I would imagine it would be easier to get people to agree that the current voting system in the US needs to be reformed than on specifics of that reform. Perhaps this is off, in which case please share your view,but IMO there seems a shared consensus that voting systems currently used in most of the US are in the range of suboptimal to quite crappy . There seems to be less clarity on which specific voting methodologies ( and perhaps logistics elements) might be better. For example how do constituemts feel about Ranked Choice Voting (RCV) versus Approval Voting (AV) versus an other voting modality ?
Would it be easier to initially unite people around the concept that ( status quo if voting system sucks, needs to be changed) than on any single alternative model? I wonder if greater cumulative public support could be garnered for the opportunity to vote on electoral reform, period, than for a specific alternative voting model. If so, might the likelihood of passing any reform model increase by leveraging the sentiment that an alternative model should be considered?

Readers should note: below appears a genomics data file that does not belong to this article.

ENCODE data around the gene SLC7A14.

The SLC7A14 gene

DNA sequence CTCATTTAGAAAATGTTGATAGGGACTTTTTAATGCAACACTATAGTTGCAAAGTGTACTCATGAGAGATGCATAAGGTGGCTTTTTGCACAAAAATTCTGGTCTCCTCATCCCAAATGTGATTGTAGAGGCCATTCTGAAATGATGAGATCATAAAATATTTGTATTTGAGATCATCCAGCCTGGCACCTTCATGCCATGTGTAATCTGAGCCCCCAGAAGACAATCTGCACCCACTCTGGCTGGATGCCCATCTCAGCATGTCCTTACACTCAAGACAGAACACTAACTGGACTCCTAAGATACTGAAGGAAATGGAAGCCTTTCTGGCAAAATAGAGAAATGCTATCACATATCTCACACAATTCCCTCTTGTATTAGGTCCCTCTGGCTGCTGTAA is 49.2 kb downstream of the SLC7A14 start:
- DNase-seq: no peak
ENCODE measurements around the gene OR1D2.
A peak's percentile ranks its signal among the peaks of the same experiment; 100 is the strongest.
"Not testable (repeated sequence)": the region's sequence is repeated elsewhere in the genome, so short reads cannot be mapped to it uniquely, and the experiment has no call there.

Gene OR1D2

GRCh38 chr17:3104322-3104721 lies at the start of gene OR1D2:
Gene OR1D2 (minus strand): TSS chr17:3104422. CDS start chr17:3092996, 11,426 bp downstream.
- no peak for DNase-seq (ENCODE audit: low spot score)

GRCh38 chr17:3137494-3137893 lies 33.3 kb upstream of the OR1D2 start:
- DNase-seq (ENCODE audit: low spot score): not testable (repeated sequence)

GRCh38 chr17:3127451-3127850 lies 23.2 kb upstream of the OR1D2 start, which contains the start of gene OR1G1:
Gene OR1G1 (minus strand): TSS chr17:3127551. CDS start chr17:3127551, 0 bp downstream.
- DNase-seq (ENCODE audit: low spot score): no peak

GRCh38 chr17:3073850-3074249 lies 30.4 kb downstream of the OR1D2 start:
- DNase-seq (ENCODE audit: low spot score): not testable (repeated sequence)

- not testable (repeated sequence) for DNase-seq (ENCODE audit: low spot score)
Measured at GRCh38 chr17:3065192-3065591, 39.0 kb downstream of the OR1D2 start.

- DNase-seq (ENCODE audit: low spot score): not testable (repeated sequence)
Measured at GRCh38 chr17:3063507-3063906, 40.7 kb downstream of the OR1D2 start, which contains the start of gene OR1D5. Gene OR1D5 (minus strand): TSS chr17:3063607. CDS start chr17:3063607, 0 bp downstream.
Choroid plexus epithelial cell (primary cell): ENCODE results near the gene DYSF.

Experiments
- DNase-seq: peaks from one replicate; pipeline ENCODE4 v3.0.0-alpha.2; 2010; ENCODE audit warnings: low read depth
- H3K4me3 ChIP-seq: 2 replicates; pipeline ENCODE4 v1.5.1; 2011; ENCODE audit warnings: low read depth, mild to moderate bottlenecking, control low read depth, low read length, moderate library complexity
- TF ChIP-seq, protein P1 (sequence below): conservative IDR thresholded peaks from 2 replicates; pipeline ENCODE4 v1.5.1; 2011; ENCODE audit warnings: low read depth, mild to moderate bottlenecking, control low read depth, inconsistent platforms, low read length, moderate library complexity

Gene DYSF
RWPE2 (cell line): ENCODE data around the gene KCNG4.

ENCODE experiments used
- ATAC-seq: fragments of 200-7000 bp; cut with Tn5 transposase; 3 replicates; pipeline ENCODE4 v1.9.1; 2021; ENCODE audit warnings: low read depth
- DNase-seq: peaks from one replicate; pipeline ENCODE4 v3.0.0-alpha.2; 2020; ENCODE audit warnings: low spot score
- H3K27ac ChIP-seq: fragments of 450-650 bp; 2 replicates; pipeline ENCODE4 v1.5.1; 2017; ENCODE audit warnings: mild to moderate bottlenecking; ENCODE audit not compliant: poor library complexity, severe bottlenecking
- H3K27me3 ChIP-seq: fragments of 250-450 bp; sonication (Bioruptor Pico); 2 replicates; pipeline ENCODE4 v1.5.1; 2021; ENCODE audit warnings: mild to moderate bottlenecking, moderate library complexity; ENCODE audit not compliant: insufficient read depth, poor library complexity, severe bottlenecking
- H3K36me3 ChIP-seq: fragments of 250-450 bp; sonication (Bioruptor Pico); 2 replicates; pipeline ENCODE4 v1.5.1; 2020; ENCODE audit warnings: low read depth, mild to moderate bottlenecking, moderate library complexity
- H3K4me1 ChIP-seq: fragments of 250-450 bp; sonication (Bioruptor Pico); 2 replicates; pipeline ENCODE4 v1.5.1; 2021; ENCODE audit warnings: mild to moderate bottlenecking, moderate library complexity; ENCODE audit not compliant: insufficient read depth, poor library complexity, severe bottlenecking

If so, perhaps The Center for Election Science could join forces with other organizations working for electoral reform (ex. RCV, AV orgs) in order to collectively petition for the public to have the opportunity to vote on voting reform itself.
If The Center for Election Science's name is already strongly associated with one alternative method (e.g. approval voting), is there an existing "model-agnostic" org dedicated to getting alternative voting models on the table, period? If not, would it make sense to found an org dedicated to ensuring that collectively, electoral reforms have the opportunity to be considered?
To be clear, I am not criticizing The Center for Election Science or suggesting that approval voting is a bad idea. I just fear that no alternative will have the opportunity to exist at bigger scale unless we can re-unite around what fundamentally inspired us to search for new models in the first place.
I think that change needs to happen fast in the US, the vector needs to be away from plurality voting, and that it's probable that more people would agree with that idea than with something more nuanced (like which alternative voting model to support).